Hardware failure won't stop me

Posted on February 22, 2016 · 1 min read · tagged with: #continuity


Recently I’ve been hit by my laptop failure. I use it mostly for work related programming but it’s my general computer as well. It took me 2 hours to go back to fully functional state with an older but still powerful desktop. It’s not that bad, is it.

Too long

The main idea behind me being able to go on are services that I/my company use. And I don’t mean some fancy backup plans. That would take much more time. I mean services like:

  • GitHub (for your code),
  • a password manage r,
  • a synchronized profile in my browser (I still tend to use a separate profile for my work and a separate for private purposes)
  • a browser enabled communicator like Slack
  • a browser enabled video call app like Zoom

The major part of the mentioned 2 hours was spent on installing VS 2015 + Resharper (I have a really terrible WiFi card in my PC). That would be all.

Now, it’s time for you to answer the following question: how fast as an employee and as a private person can you be back after a hardware failure?


Recovery process comes more and more easy as many of the things are synchronized with external services - microsoft account, mail account, remote repositories, cloud services etc. Nowadays we don't really need fat SSD/HDD drives but fast internet connection. The problem is people are sharing their privacy and are vulnerable to lack of internet connection. If Github gets out of service with no data recovery possibility it's gonna be catastrophy :)

by karolpawlowski1990 at 2016-02-22 22:42:32 +0000

How often does total hardware failure occurs vs the time it would take to make it shorter ?

It's a calculation of probability and risk.

In 10 years at work, I've had total hardware failure occuring once, I know I'm a single data point, but the most important source of failure has been had drives, RAID usually fixes that.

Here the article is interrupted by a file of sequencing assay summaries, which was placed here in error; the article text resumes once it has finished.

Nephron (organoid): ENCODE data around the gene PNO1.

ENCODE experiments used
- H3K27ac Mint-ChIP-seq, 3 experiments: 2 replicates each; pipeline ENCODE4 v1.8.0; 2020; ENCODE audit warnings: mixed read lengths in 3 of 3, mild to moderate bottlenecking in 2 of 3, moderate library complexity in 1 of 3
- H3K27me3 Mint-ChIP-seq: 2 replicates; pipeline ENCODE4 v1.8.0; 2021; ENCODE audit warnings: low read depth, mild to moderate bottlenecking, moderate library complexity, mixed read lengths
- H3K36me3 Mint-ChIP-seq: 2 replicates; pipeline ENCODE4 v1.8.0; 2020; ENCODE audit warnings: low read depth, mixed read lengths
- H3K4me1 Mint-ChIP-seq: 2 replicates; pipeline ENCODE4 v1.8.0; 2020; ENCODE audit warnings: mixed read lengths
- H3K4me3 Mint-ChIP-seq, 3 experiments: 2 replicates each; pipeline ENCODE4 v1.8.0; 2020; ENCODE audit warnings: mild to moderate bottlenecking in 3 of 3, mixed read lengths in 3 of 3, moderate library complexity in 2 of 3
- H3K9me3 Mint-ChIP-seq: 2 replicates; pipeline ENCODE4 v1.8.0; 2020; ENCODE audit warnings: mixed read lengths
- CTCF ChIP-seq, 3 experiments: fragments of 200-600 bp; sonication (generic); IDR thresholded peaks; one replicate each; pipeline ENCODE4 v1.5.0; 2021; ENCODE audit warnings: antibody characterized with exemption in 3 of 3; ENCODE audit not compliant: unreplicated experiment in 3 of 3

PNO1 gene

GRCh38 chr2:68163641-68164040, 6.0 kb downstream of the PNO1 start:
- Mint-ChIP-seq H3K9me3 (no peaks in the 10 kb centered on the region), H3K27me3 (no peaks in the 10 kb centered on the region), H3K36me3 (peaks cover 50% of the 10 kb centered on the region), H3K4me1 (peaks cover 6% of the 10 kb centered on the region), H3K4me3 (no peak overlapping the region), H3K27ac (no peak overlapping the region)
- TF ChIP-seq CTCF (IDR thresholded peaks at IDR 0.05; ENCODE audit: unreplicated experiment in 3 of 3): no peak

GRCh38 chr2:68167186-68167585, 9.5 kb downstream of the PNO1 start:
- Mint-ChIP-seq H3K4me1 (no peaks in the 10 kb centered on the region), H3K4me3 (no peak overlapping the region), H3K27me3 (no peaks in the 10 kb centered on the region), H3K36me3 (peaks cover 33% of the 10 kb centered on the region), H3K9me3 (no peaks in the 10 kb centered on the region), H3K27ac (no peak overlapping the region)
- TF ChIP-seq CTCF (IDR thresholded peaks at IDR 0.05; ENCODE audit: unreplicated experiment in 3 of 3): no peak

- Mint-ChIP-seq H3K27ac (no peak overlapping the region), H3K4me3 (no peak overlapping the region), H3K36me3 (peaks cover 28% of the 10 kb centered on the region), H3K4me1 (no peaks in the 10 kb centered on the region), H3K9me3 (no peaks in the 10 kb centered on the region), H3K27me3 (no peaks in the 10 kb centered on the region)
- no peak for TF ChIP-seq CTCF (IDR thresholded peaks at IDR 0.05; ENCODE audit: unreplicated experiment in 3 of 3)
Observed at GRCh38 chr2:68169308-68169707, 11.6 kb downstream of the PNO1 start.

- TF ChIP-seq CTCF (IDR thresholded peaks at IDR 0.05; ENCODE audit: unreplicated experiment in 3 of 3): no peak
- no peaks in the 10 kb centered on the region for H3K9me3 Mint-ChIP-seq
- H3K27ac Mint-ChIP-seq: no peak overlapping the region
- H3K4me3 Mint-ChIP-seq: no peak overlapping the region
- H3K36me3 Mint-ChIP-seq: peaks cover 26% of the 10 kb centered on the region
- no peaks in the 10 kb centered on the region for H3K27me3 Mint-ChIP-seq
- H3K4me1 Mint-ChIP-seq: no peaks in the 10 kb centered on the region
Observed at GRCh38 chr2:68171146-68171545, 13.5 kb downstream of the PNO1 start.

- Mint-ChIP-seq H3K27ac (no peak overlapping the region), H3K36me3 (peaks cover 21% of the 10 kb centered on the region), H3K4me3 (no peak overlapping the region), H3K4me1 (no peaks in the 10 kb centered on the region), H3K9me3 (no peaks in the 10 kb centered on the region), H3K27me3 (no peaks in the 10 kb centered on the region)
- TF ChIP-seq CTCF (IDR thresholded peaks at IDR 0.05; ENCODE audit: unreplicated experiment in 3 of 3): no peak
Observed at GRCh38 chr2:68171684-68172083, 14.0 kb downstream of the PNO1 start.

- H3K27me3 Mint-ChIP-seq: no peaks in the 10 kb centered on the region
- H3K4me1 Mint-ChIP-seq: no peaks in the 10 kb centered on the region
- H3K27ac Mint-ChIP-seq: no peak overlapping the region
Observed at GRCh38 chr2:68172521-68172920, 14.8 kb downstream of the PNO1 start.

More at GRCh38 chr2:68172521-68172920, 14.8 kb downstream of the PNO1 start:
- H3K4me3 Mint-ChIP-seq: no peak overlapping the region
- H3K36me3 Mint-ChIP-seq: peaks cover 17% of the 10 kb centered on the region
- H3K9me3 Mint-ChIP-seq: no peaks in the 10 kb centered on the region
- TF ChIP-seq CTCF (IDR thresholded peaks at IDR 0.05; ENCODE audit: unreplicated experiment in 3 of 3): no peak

by guibec at 2016-02-23 03:36:49 +0000

Aiming at the short recovery very often covers a fast introduction process for new hires in your company and lets your IT proceed more smoothly.

by scooletz at 2016-02-23 06:49:33 +0000

Do you have your own database engine(s) in the cloud or keep it locally? What about other software, do you keep it into separate VMs?

by Sławomir Bryś (@slawomirbrys) at 2016-02-22 09:07:13 +0000

My db engine? You mean a preconfigured instance? I use cloud services (for Azure Storage) or a setup where db can be easily initialized to the given state.

by scooletz at 2016-02-22 09:11:24 +0000

IMHO it doesn't matter whether it is your private or company machine - if your process is correct(VMs, machine/DB snapshots, proper migrations, versioned code), recovering from a hardware failure should be easy.

The problem is when you do not own your dev machine...

by Kamil Mrzygłód (@Kamil_Mrzyglod) at 2016-02-22 20:33:29 +0000

Hey, prepare it correctly and it is freaking easy to spawn multiple VMs just to test something. Dev machines/QA machines/Build machines/Env machines - just do it?

by Kamil Mrzygłód (@Kamil_Mrzyglod) at 2016-02-23 21:19:31 +0000